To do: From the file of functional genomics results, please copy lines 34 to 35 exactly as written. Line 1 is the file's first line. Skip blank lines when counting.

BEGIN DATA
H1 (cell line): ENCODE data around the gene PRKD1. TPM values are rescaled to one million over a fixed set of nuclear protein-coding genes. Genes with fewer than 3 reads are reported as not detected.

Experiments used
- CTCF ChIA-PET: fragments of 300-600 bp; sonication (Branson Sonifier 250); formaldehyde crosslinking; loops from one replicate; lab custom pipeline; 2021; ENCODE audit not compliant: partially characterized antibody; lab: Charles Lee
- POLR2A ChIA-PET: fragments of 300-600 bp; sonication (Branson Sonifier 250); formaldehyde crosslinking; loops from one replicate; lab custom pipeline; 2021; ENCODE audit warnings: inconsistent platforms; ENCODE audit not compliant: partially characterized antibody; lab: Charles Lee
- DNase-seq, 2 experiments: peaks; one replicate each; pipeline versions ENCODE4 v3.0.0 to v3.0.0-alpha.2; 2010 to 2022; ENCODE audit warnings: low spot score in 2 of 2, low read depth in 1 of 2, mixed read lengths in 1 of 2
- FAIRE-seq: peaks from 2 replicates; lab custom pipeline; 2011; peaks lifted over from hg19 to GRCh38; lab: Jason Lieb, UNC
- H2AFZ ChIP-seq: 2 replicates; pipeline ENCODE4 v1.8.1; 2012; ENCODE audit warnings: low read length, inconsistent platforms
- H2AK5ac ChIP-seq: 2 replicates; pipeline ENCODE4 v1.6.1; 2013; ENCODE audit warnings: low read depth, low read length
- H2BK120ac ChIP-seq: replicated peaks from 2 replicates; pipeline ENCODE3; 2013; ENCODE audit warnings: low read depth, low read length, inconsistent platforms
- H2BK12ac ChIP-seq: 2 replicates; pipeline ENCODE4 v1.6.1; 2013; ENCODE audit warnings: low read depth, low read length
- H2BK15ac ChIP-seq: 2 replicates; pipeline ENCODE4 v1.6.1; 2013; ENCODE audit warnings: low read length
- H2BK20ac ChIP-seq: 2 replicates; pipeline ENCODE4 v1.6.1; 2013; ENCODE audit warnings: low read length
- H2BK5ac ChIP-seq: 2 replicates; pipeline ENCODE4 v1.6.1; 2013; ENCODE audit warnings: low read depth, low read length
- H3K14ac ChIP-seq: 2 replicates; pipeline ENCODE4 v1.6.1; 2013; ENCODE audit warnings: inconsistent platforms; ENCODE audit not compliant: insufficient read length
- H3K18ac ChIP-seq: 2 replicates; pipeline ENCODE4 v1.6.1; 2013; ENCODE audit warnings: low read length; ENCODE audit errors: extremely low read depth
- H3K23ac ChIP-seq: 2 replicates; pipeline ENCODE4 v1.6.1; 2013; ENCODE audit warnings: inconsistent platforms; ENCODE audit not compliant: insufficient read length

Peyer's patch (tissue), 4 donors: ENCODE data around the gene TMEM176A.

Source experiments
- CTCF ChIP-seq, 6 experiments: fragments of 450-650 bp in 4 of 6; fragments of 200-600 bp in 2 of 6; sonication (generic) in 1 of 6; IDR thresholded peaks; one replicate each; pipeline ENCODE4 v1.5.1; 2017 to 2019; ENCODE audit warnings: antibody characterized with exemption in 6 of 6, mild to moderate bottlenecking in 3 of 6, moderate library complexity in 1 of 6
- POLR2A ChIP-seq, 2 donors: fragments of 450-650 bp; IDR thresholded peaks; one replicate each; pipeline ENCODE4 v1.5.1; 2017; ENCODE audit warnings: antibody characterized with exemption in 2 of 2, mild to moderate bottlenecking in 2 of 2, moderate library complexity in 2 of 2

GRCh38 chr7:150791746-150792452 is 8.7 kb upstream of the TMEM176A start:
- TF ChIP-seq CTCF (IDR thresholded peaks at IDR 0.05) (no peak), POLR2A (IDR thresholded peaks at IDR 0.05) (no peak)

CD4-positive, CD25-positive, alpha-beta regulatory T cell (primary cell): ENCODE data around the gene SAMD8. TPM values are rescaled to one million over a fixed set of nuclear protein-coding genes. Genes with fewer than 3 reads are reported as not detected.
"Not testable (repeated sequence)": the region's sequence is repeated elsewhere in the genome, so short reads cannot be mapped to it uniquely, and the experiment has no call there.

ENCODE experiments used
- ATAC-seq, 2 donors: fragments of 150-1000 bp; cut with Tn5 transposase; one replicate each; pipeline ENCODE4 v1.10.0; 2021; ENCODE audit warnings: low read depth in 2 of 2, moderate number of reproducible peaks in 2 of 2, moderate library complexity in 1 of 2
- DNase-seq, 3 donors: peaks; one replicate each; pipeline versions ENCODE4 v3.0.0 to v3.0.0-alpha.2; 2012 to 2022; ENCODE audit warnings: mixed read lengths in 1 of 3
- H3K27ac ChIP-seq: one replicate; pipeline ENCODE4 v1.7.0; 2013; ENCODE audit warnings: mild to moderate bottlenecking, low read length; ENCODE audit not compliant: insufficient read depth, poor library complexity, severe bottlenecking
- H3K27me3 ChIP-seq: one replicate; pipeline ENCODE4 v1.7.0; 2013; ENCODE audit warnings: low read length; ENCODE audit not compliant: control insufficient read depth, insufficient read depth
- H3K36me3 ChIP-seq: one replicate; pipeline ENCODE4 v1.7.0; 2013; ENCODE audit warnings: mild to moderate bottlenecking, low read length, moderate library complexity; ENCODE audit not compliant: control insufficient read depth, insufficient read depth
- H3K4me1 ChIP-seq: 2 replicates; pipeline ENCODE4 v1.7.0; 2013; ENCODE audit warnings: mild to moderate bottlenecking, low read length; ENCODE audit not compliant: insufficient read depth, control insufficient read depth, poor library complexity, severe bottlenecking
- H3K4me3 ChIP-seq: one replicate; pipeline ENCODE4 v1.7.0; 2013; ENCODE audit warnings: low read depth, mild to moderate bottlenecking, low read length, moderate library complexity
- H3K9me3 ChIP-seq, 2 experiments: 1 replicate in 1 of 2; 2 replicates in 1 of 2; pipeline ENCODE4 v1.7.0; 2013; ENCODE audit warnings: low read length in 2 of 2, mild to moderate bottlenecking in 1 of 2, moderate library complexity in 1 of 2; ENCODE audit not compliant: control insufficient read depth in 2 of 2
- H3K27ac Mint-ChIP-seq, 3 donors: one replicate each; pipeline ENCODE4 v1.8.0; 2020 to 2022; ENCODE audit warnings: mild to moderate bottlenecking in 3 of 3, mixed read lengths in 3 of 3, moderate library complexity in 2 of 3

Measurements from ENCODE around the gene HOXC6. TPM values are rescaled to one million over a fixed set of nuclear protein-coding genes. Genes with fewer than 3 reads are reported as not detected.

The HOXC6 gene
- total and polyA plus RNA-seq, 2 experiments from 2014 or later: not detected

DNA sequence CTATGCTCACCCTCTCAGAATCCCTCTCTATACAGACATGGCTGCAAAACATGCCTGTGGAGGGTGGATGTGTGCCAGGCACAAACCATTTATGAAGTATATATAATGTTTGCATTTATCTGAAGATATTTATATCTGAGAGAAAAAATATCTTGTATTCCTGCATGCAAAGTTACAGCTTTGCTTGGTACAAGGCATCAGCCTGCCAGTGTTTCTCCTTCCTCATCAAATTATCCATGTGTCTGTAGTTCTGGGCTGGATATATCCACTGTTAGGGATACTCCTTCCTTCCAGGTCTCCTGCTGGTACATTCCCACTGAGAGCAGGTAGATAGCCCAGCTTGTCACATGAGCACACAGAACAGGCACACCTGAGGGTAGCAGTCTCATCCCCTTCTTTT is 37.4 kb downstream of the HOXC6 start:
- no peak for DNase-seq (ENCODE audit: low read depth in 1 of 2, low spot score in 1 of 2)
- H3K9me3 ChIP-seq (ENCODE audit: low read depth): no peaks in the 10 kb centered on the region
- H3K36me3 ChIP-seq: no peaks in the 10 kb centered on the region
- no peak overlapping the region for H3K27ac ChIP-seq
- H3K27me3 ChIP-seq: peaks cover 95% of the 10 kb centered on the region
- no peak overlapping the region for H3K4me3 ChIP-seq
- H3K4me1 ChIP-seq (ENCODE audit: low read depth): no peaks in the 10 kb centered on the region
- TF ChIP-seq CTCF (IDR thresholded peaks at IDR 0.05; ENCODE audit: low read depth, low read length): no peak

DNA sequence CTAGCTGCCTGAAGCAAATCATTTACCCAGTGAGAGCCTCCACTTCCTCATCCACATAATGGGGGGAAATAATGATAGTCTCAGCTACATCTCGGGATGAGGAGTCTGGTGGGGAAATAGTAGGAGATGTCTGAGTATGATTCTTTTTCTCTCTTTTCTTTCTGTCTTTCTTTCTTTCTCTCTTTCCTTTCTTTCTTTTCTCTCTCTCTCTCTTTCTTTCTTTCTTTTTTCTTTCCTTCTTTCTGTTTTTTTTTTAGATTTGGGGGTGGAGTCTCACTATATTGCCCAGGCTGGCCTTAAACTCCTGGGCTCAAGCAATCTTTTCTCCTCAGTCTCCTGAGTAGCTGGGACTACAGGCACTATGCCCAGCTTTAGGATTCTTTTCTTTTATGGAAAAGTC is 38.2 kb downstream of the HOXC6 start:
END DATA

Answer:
- H3K27ac Mint-ChIP-seq, 3 donors: one replicate each; pipeline ENCODE4 v1.8.0; 2020 to 2022; ENCODE audit warnings: mild to moderate bottlenecking in 3 of 3, mixed read lengths in 3 of 3, moderate library complexity in 2 of 3

Measurements from ENCODE around the gene HOXC6. TPM values are rescaled to one million over a fixed set of nuclear protein-coding genes. Genes with fewer than 3 reads are reported as not detected.